“The Wolf” (short film)
What was your first professionally directed work and when was it?
Earlier this year, I directed an experimental short film entitled North South Eve that was commissioned by an international luxury chocolate brand. The film was recently invited to have its world premiere this November at the BAFTA-qualifying Aesthetica Short Film Festival in the UK.
How did you get into directing?
My background is in performing, directing, and producing theatre. My pivotal years were spent working in Russian avant-garde theatre, creating highly stylized physical theatre performances with collaborative theatre companies. It was in the first few months of lockdown during the pandemic that I was inspired to create my first film, The Wolf. Listening to the news each day, I was fascinated at how history seemed to haunt its way into our present: the stories of crushing grief, extreme isolation, and domestic abuse were so very similar to historical accounts of previous pandemics that I had read about in our history. I wanted to make a film that expressed a mother’s experience during a pandemic, only one earlier in the 20th century. I created The Wolf completely solo with minimal equipment and no crew, and I found every second utterly thrilling.
What is your most recent project?
I am currently directing a short film set in the 1950s that examines the psychological impulse of mothers with UFO paranoias and food obsessions when faced with extreme existential anxiety. I am also in pre-production on a narrative short film about a gay couple in NYC whose lives are derailed after a failed surrogacy. I was invited to direct this intimate and emotional script that examines the muddy parts of a long-term relationship between two married men—a glimpse of that experience that we often don’t get to see–and the institutionalized goals of procreation in our culture. I am also working on a short documentary series on climate change and the trailblazing women who are innovating the infrastructure for long-term sustainability and circularity in their respective industries.
What is the best part of being a director?
I love the architecture of filmmaking—how the artistries of lighting design, cinematography, wardrobe, performance all work harmoniously to deliver an entirely new world into existence. This new world has its own set of rules, rhythms, and perspectives. The creation of this singular cinematic fantasy is what interests me.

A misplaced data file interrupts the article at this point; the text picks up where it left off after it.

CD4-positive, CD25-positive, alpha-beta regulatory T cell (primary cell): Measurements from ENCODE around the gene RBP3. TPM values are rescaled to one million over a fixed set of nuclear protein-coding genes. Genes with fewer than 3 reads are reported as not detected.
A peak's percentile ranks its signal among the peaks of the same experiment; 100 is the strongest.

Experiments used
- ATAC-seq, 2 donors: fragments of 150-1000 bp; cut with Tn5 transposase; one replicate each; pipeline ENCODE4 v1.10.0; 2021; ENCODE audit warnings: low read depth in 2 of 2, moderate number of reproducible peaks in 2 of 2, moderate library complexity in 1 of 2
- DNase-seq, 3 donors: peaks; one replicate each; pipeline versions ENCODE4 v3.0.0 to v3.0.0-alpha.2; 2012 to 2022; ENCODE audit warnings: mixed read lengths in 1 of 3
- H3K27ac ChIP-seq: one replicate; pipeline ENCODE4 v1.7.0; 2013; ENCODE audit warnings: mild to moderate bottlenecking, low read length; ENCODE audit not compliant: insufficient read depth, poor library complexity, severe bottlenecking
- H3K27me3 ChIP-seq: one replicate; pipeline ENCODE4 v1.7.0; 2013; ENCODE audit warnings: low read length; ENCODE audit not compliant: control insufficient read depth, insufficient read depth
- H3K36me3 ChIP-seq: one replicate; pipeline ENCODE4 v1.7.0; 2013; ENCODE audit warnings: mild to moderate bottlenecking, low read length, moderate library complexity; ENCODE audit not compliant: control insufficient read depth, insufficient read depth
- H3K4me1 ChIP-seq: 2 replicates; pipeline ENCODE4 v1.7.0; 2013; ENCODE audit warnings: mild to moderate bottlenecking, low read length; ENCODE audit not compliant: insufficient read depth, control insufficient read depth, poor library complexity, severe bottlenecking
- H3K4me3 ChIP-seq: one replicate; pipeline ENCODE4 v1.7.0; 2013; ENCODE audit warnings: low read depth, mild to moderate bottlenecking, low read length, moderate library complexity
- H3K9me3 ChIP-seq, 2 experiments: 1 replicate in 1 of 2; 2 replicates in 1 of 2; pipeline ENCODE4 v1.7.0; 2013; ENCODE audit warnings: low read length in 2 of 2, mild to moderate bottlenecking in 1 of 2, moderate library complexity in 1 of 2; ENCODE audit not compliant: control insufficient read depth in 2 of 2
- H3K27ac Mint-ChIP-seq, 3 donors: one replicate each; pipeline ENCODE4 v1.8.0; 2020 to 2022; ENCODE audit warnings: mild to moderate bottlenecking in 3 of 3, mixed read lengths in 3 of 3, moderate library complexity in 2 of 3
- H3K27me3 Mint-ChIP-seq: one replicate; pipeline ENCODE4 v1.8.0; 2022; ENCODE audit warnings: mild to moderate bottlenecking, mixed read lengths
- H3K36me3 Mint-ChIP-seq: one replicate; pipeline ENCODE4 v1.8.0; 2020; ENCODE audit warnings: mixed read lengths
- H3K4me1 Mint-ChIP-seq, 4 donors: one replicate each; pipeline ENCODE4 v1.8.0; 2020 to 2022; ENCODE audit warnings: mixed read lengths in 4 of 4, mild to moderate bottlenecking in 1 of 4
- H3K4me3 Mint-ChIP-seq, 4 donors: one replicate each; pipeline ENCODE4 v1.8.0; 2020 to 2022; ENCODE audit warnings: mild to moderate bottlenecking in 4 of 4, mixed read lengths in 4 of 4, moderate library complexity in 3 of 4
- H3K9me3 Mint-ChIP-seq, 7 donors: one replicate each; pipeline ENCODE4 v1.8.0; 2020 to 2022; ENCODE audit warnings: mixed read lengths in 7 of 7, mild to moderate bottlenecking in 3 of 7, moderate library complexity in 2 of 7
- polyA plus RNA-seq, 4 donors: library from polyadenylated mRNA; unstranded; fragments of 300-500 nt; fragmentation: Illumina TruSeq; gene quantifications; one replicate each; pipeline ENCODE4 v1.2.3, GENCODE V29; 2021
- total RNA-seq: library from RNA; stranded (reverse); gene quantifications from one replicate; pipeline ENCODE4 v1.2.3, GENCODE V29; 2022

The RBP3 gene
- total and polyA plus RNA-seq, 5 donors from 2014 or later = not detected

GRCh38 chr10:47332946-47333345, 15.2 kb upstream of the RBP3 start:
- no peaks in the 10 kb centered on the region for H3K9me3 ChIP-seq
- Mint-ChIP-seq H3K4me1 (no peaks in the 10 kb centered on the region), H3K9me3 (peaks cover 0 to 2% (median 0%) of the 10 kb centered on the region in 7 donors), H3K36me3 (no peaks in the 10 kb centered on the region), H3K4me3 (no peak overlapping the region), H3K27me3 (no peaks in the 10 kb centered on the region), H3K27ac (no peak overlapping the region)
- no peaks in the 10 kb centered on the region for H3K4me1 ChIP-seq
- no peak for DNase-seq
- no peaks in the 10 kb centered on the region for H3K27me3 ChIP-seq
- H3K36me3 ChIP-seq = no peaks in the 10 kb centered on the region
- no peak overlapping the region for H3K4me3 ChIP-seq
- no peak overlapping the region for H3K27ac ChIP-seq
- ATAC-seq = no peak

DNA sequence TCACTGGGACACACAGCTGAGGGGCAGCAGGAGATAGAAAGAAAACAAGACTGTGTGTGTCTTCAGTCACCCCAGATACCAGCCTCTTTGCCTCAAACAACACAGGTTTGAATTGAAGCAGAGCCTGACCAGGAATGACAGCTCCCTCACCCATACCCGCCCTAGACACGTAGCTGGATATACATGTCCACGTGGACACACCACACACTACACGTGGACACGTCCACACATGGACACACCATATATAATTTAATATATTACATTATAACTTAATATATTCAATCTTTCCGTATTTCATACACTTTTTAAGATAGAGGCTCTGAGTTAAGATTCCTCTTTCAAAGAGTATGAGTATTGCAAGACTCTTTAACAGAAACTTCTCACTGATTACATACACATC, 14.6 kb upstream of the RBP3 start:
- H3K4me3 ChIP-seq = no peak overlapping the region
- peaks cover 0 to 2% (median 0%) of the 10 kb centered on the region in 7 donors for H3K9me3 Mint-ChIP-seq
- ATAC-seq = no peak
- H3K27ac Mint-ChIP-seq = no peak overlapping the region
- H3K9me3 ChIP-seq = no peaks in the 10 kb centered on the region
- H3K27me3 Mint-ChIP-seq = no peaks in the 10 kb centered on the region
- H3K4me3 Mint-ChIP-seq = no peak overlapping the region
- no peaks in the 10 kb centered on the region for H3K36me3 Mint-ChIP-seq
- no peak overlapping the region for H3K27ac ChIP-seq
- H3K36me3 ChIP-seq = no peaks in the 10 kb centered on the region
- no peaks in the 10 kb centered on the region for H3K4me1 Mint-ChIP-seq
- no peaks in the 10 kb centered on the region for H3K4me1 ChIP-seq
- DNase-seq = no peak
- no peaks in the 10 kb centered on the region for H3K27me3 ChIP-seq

What is your current career focus: commercials and branded content, television, movies? Do you plan to specialize in a particular genre–comedy, drama, visual effects, etc.?
I have a personal affinity for history, so my narrative work often engages the woman’s experience through a historical context. In both the narrative and commercial space, I am drawn to establishing heightened cinematic worlds rooted in the theatrical.
Have you a mentor and if so, who is that person (or persons) and what has been the lesson learned from that mentoring which resonates with you?
When I was performing in Moscow in a theatre residency with the acclaimed SounDrama theatre company, I was cast by the great Russian director Vladimir Pankov. Working with him changed the way that I viewed creating. Pankov sees the world in extreme humanistic colors and rhythmic nuance. He directs in a language of rhythm and with a poetry of sound—through breath, music, vocalizations, stylized physicality—that is extraordinary. The result of the work is something so vivid and alive, so full of humor and wit, and yet so completely devastating. Pankov has an ardent love for the human condition. I find this perspective of directing incredibly inspiring.
Who is your favorite director and why?
Some of my favorite directors are Yorgos Lanthimos (I thought about Dogtooth constantly for years after first seeing it), Celine Sciamma, Frederico Fellini, Agnes Varda, Todd Haynes, Catherine Breillat, Pawell Pawlikowski, Joanna Hogg–all who create beautifully stylized, subversive films, often about the female experience. I am especially inspired by the work of Rainer Werner Fassbinder. I adore the potent worlds he creates, meticulously framing his flawed characters in such vivid, stylized compositions that are flush with humanity. The influence of his extensive background in the theatre is evident in the elevated worlds he creates.
What is your favorite movie? Your favorite television/online program? Your favorite commercial or branded content?
At the moment, I am obsessed with the work of the Russian filmmaker and artist Uldus Bhaktiozina, particularly her recent feature film Fisherman’s Daughter, formerly titled Tzarevna Scaling, that premiered at the Berlinale 2021. Bhaktiozina creates visually astounding fairy-tale satires that are rooted in folklore and cultural history, while also being highly political commentaries. The tone and visuals of her work are fantastically distinctive, with wild juxtapositions within the costume design and art direction, and I am absolutely enchanted.
Tell us about your background (i.e., where did you grow up? Past jobs?)
I was born and raised in the small town of Crosby, Texas, with football games, farming, Homecoming, and rodeos. But I had a life-changing theatre teacher in high school, Miff Mendoza, who introduced me to the avant-garde. She was a playwright, and instead of performing high school musicals, we were performing experimental adaptations of Medea and her own original plays. I felt like my world had exploded. I moved to New Orleans for undergrad, where I promptly fell in love with the velvety bohemia of the city and its history, and it was there that I began working professionally as an actor in theatre and film. When Hurricane Katrina hit New Orleans, I moved to NYC. I trained with the Moscow Art Theatre (MXAT), and then spent years performing in NYC theatre and internationally in Canada, Moscow, and in Eastern Europe.